Remarkable variability in morphology, hygroscopicity and optical properties of soot aerosols during internal mixing in the atmosphere.
Research output: Contribution to journal › Article
The atmospheric effects of soot aerosols include interference with radiative transfer, visibility impairment, and alteration of cloud formation and are highly sensitive to the manner by which soot is internally mixed with other aerosol constituents. We present experimental studies to show that soot particles acquire a large mass fraction of sulfuric acid during atmospheric aging, considerably altering their properties. Soot particles exposed to subsaturated sulfuric acid vapor exhibit a marked change in morphology, characterized by a decreased mobility-based diameter but an increased fractal dimension and effective density. These particles experience large hygroscopic size and mass growth at subsaturated conditions (<90% relative humidity) and act efficiently as cloud-condensation nuclei. Coating with sulfuric acid and subsequent hygroscopic growth enhance the optical properties of soot aerosols, increasing scattering by ≈10-fold and absorption by nearly 2-fold at 80% relative humidity relative to fresh particles. In addition, condensation of sulfuric acid is shown to occur at a similar rate on ambient aerosols of various types of a given mobility size, regardless of their chemical compositions and microphysical structures. Representing an important mechanism of atmospheric aging, internal mixing of soot with sulfuric acid has profound implications on visibility, human health, and direct and indirect climate forcing.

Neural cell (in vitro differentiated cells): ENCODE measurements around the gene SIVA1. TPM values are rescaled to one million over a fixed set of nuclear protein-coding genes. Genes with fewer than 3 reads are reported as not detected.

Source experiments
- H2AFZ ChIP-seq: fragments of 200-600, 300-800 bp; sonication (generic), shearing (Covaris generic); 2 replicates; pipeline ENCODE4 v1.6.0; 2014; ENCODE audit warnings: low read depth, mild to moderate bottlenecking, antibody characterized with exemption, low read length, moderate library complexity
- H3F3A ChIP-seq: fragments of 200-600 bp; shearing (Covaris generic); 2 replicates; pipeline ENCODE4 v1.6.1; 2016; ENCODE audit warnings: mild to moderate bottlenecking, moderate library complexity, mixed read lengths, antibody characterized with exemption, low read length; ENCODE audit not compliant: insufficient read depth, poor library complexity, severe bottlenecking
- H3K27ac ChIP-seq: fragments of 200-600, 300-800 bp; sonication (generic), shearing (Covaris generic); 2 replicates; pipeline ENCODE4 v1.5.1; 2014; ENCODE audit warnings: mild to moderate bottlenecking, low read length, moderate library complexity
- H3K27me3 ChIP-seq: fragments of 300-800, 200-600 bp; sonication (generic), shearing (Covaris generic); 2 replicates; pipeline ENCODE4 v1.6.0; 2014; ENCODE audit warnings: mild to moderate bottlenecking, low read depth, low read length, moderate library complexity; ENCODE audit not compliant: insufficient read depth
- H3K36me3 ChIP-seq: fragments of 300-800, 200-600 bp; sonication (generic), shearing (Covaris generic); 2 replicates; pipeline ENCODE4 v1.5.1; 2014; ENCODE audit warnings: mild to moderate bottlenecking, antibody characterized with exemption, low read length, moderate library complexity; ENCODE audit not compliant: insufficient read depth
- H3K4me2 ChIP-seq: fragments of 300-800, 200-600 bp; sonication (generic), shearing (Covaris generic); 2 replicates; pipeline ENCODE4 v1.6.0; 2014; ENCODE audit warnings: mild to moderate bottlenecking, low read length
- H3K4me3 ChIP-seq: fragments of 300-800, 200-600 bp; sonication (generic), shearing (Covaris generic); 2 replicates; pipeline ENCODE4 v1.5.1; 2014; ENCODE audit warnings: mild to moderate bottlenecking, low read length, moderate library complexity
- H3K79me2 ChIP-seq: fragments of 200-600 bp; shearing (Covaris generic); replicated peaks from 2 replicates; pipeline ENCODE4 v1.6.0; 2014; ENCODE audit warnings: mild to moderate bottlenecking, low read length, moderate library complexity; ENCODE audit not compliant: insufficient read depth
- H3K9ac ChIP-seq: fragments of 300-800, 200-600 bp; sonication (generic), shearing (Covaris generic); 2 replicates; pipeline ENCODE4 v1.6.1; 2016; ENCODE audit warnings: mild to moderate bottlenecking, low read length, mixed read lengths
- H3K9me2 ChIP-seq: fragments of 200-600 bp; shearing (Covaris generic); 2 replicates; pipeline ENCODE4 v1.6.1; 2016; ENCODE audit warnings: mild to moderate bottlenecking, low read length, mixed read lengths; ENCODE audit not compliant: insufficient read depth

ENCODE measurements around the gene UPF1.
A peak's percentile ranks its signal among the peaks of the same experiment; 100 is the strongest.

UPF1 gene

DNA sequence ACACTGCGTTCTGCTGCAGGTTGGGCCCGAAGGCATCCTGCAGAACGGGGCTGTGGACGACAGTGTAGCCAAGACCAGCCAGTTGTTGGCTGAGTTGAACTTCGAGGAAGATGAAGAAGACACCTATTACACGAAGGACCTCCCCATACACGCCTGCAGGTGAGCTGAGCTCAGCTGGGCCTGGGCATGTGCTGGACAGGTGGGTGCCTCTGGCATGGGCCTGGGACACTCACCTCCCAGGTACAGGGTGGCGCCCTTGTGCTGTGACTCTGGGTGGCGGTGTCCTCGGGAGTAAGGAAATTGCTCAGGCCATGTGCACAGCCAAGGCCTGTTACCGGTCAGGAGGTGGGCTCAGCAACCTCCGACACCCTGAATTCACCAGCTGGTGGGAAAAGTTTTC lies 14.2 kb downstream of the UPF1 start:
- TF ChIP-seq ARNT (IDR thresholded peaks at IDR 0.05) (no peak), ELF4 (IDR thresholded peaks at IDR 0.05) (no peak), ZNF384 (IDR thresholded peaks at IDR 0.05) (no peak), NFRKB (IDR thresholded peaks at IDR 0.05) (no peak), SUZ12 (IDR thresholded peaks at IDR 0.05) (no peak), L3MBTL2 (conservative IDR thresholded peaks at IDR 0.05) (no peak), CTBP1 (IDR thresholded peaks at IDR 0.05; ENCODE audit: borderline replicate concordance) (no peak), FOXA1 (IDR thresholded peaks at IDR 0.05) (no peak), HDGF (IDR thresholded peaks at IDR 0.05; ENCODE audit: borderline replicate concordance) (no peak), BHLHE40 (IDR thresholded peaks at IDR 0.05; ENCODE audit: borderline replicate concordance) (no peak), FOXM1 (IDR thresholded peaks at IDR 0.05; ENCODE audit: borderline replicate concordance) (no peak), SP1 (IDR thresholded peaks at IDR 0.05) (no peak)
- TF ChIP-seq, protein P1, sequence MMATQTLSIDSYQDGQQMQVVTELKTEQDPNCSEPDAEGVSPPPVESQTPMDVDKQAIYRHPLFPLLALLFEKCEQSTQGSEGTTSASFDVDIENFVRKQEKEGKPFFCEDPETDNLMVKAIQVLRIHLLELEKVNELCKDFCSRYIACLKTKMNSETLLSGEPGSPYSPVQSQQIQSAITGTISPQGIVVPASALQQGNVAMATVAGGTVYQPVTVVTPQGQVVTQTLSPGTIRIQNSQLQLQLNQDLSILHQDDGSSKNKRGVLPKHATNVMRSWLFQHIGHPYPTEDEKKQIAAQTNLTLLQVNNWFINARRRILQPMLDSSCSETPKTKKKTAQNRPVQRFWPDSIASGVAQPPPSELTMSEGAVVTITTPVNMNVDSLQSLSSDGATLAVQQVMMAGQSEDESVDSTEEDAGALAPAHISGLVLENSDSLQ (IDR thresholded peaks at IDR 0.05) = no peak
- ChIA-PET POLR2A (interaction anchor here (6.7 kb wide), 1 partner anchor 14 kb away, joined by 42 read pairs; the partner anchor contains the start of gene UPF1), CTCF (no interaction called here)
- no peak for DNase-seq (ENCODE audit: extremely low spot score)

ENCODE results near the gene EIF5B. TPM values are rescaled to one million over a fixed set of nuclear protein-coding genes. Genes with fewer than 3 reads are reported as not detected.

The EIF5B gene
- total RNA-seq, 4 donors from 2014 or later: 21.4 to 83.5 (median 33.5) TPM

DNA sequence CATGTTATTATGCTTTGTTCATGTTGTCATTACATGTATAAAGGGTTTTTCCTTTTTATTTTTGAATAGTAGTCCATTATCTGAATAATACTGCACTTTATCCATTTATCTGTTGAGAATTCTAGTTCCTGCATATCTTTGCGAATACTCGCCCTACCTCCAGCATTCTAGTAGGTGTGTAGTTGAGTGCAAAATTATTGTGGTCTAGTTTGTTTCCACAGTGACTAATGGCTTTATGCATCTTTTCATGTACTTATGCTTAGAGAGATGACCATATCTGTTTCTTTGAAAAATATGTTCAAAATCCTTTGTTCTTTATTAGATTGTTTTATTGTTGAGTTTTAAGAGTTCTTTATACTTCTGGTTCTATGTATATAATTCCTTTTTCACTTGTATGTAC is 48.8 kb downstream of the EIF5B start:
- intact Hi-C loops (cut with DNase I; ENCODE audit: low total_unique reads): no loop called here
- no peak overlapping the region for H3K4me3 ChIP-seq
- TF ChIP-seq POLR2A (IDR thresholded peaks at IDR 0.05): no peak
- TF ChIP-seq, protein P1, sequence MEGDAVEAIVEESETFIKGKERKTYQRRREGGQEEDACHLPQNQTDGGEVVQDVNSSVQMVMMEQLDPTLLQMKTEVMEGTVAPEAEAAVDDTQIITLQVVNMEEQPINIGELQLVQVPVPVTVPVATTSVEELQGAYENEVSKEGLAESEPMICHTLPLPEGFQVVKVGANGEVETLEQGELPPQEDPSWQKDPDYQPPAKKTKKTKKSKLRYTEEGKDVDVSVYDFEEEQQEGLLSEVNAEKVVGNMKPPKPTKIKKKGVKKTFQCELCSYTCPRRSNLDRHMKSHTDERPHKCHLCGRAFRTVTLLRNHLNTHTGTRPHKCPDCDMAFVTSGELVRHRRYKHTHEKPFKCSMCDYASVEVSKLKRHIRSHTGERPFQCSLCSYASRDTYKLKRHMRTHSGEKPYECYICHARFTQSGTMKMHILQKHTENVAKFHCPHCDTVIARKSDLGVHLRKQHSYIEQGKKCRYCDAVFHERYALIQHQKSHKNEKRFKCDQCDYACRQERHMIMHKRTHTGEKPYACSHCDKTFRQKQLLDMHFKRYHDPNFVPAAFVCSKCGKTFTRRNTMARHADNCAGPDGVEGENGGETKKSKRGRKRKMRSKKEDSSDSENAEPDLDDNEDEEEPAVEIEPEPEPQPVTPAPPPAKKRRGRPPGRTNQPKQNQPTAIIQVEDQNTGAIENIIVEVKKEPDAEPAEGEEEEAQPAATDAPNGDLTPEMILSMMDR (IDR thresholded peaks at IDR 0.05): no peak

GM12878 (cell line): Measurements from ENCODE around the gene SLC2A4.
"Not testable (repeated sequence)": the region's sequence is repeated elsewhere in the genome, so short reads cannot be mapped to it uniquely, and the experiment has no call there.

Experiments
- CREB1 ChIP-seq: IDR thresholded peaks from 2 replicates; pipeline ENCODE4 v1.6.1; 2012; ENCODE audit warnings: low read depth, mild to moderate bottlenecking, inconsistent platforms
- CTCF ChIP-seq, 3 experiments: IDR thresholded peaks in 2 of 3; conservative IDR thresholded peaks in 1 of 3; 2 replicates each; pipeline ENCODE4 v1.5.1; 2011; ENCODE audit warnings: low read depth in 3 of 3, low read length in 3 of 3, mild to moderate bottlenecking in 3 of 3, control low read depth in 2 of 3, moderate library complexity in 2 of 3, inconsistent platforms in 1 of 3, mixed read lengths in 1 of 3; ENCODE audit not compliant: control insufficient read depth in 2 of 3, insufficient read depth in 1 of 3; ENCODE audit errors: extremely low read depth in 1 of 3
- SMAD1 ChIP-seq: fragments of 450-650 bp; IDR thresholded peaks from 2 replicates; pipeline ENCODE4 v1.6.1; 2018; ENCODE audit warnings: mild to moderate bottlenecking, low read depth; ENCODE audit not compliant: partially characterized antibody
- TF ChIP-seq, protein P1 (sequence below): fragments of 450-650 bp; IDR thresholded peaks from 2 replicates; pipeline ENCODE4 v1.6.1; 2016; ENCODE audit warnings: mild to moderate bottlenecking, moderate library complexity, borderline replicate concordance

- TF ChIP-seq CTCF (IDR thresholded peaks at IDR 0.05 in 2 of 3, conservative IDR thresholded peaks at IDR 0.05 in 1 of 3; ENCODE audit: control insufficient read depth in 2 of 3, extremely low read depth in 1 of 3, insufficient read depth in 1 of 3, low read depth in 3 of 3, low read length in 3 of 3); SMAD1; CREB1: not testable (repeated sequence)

|Research areas and keywords||
Subject classification (UKÄ) – MANDATORY
|Journal||Proceedings of the National Academy of Sciences|
|Publication status||Published - 2008|
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